I quickly selected everything on the page (Ctrl-A), copied it to the clipboard (Ctrl-C), opened up a Word document, then thought better of it and closed the Word document and opened up an Excel spreadsheet (thinking, this is a DATABASE!!!) and pasted it in (Ctrl-V).

Mistake!!! I had selected the entire page contents, all the crap on the top and right and bottom of the page. I tried to delete it all, but couldn't figure out how to delete one small little "Submit" button

(still can't figure out where that came from on the page)

not to mention the stuff at the bottom. So I tried again. This time, I clicked at the beginning of the first status, scrolled down, and then (holding the shift key down), clicked at the end of the last status," then copied (Ctrl-C), then switched to Excel (and a new, blank, sheet), and pasted (Ctrl-V).


I quickly saved the file, triumphant!



But as I looked at it, I wasn't satisfied. There were empty rows in between each message. I had to remove the empty rows. I figured if I sorted the sheet, the blanks would rise to the top (or sink to the bottom). So I clicked the sort button (A --> Z), and, sure enough, the blanks were down at the bottom (i.e., effectively gone). But all of the status messages were now sorted alphabetically as well....which removed the ORDER of the messages, which was crucial if this was going to be a database of any utility.

So I quickly undid the sort (Ctrl-Z) and tried to think of another solution. Surely there was a way to eliminate empty rows from your data!!?! I didn't know....but I know Excel well enough to be pretty confident that if you encounter something you've got to get done, there's a way to do it. I looked around on the various menus.

Finally, I found it! On the "Data" menu was a button that said "Remove Duplicates." I figured all those empty rows were duplicates of each other! And, well, if any of the status messages are duplicates, deleting them probably shouldn't matter (um, right?!?), so I went ahead and selected the whole sheet and hit the button.

Voila! It did leave one empty row (the second row, since it wasn't a duplicate of anything above it), which I quickly deleted manually.

I quickly saved the resulting sheet, again triumphant.

(or is that "demented" :-) )

Data Massaging

But something still wasn't right. Each status message had, at the end of it, a date and time. This wasn't a BAD thing of course (because it might be useful to know when a particular status message had been made, or to know what order they were made in), but the message and the timestamp were in the same cell. Thus, two types of data were mixed, which would make it next to impossible to sort by date or do anything else automatically that was related to the date and time.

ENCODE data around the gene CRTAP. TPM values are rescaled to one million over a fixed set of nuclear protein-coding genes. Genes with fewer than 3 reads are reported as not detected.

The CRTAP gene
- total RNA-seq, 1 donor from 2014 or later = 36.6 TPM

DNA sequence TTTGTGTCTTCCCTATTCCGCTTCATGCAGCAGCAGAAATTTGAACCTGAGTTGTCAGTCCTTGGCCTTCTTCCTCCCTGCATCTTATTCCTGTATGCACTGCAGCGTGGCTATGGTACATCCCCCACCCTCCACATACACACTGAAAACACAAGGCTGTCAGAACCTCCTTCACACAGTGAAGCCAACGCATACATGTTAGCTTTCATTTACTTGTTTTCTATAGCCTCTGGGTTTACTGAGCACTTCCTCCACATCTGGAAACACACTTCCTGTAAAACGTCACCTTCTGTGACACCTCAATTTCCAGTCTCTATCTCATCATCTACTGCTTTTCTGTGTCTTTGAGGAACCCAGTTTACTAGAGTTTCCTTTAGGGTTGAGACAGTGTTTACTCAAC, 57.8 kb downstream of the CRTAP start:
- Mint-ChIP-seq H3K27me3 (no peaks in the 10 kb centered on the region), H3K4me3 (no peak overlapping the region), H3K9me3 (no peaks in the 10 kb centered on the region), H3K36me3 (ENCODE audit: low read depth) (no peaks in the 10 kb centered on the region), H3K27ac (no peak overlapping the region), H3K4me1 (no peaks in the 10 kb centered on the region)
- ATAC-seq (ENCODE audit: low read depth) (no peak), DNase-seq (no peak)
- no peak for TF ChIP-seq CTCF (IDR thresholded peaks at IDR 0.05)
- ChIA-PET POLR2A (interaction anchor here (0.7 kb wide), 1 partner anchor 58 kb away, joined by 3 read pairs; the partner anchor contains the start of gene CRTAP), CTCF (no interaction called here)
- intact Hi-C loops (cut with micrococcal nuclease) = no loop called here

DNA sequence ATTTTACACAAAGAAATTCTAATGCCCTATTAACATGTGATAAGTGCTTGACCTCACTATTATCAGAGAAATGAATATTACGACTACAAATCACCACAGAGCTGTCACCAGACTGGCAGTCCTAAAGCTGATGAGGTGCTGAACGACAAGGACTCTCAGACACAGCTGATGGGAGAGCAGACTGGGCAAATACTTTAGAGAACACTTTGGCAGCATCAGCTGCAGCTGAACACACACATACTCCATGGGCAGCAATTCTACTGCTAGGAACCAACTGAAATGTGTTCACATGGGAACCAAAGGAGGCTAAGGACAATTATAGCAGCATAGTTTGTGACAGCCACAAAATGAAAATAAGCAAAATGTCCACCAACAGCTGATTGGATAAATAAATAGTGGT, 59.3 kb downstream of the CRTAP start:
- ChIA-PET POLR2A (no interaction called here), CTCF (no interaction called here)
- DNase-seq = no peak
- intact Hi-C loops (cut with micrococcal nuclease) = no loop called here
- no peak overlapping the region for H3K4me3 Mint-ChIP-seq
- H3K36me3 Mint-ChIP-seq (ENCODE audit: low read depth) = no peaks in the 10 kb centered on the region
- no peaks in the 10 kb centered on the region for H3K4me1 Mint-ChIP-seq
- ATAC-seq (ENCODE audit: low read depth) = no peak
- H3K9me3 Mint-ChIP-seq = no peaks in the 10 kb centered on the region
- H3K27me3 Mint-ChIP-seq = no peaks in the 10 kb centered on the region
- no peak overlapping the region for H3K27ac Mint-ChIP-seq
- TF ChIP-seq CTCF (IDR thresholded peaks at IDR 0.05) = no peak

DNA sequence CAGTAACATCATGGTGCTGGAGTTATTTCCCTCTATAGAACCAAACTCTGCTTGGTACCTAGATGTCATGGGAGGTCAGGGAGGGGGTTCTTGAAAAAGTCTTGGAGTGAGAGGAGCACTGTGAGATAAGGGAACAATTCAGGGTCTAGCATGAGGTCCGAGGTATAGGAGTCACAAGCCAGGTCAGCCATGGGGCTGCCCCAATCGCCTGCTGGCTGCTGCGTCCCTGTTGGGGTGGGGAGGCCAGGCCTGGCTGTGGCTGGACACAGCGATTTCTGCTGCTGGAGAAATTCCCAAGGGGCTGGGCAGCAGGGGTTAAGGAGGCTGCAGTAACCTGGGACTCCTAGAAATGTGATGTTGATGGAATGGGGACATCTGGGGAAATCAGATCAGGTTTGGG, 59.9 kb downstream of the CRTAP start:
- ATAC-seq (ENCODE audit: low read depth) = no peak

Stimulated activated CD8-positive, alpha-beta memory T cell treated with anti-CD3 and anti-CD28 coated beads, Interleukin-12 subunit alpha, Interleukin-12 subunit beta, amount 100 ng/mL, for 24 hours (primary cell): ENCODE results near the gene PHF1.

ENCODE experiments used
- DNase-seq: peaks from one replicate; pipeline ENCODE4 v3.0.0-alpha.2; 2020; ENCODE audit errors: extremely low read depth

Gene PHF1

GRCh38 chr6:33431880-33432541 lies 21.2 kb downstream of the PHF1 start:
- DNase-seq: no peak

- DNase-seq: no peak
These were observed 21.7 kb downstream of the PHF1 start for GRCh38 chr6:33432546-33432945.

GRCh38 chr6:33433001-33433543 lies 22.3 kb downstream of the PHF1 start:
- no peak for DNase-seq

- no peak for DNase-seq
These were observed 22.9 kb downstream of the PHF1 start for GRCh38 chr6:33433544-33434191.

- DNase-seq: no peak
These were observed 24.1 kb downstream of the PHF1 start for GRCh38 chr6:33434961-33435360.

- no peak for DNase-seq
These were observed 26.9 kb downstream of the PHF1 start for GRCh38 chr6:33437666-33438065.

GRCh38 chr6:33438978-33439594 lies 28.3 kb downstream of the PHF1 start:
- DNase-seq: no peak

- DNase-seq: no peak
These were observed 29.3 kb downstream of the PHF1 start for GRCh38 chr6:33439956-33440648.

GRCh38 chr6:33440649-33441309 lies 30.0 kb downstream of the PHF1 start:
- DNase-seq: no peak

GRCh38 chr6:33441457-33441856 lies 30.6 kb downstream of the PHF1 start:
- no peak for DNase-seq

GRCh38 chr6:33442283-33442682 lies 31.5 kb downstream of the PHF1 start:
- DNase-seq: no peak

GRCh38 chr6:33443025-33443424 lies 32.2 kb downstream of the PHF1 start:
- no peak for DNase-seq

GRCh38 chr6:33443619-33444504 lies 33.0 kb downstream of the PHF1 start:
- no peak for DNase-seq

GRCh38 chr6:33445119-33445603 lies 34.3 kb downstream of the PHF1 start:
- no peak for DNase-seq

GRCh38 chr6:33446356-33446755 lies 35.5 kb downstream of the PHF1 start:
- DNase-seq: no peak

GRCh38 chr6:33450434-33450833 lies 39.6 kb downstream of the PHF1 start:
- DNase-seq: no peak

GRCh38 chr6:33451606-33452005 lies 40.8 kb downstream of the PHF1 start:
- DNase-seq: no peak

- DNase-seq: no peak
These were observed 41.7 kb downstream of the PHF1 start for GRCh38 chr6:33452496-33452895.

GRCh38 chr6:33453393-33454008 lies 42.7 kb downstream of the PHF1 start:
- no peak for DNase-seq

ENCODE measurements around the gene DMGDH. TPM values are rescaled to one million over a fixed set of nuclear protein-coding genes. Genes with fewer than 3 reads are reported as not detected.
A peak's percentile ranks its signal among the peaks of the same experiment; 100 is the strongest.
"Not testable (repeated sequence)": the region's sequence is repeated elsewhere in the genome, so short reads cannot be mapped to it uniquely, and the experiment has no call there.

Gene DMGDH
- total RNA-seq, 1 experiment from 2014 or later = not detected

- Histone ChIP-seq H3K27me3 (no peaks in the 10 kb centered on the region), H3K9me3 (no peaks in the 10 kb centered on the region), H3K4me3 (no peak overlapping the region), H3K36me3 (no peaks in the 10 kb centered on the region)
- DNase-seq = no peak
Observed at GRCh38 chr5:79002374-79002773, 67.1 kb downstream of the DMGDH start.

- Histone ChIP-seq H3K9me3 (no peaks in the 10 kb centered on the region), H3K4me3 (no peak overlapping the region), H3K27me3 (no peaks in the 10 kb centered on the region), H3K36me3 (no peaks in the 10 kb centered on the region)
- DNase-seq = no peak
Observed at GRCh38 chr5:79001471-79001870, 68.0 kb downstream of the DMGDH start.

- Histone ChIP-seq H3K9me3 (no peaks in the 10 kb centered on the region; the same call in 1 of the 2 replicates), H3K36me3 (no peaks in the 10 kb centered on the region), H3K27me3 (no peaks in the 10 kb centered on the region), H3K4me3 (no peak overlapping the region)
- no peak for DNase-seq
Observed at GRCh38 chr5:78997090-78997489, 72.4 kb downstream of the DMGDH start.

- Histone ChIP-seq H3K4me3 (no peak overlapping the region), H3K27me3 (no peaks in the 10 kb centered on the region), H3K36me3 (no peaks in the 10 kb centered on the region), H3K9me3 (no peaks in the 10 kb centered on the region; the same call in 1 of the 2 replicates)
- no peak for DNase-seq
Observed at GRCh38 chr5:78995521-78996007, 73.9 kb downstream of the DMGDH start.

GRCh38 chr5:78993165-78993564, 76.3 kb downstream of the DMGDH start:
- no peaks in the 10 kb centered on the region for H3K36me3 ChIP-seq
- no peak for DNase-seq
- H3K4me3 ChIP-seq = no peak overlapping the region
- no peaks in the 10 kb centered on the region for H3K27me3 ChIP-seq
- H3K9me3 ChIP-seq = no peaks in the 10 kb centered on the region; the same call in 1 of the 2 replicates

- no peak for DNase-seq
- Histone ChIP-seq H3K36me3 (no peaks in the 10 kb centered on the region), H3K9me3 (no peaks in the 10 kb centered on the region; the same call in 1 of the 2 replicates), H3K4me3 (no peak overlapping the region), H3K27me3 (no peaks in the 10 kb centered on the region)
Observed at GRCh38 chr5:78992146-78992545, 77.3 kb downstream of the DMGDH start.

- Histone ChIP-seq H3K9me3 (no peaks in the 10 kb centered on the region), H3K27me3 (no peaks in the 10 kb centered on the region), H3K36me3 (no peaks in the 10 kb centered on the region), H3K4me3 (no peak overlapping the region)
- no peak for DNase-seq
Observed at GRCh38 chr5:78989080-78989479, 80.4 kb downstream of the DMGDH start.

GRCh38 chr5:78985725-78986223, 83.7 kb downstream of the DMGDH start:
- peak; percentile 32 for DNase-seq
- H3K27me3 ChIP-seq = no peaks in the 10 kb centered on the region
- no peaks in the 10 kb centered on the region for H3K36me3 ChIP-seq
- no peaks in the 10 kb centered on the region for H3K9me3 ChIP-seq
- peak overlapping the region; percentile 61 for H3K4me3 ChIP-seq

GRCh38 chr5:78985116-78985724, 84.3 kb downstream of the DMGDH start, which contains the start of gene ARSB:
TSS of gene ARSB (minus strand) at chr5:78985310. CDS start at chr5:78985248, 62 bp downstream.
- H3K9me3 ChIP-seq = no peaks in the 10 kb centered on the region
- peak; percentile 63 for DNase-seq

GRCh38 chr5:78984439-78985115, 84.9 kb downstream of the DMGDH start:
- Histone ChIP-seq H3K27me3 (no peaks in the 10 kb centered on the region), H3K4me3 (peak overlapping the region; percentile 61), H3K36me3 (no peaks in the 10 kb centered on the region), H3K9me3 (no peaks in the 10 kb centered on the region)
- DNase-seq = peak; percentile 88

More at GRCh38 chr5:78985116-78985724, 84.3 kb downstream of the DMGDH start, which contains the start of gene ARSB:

I decided to do some data massaging and see if I could separate the text of the messages from the date and time. I certainly wasn't going to do this manually (563 rows, I discovered!!!), and, what's more, I NEVER do anything manually if I can figure out a way to get the computer to do it for me, and I knew (based on past experience with excel) that you could pretty much separate out anything in a cell (or combine cells, or do all kinds of other operations).

I noticed that the date and time in each cell were separated off from the rest of the status message by parentheses. So I knew I had a relatively easy way to distinguish "status message" from "date and time." But the length of each status message was variable. So I couldn't just cut the cells all at the same number of characters and call it a day. However, I could use Excel to COUNT how many characters the left parenthesis was from the beginning of the cell and separate the content at that number minus one (to separate at the space before the parens).

Excel formulas, especially the text function ones) seem incredibly complex and dense if you've never worked with them before, but I have pretty extensive experience going way back to VisiCalc, and have no fear of the RIGHT, LEFT, MID, LEN, FIND, etc. formulas. So I dived right in...

First, I needed to create a formula in column B that would copy only the status message, and not the date/time. Then, I would put a formula in column C that would copy just the date and time and leave the message. Simple, right?

To copy the status message, I knew I needed to use a formula beginning with =LEFT(A1, and then put a number or formula in that would indicate the correct number of characters to copy. I knew I could use the FIND function to return the number of characters before a left paren appears (FIND("(",A1) -- the left paren has to be in quotations because otherwise it will be treated as a left parens in the formula (and return an error) instead of the text I was looking for -- and subtract 1 (to go back to the space). So I put this into cell B1:


THAT should work, I thought! I quickly "quick-filled" the formula into the rest of the rows, and, sure enough, my status messages (without date/time) appeared in column B. AWESOME!!!

Then, to get the date and time, I figured all I had to do was take what was left from the formula in Column B. The easiest way I could think of to do that was to use the RIGHT function, along with the number generated by the FIND function in the other formula and the LEN function to return the total length of the content in cell A1. Thus: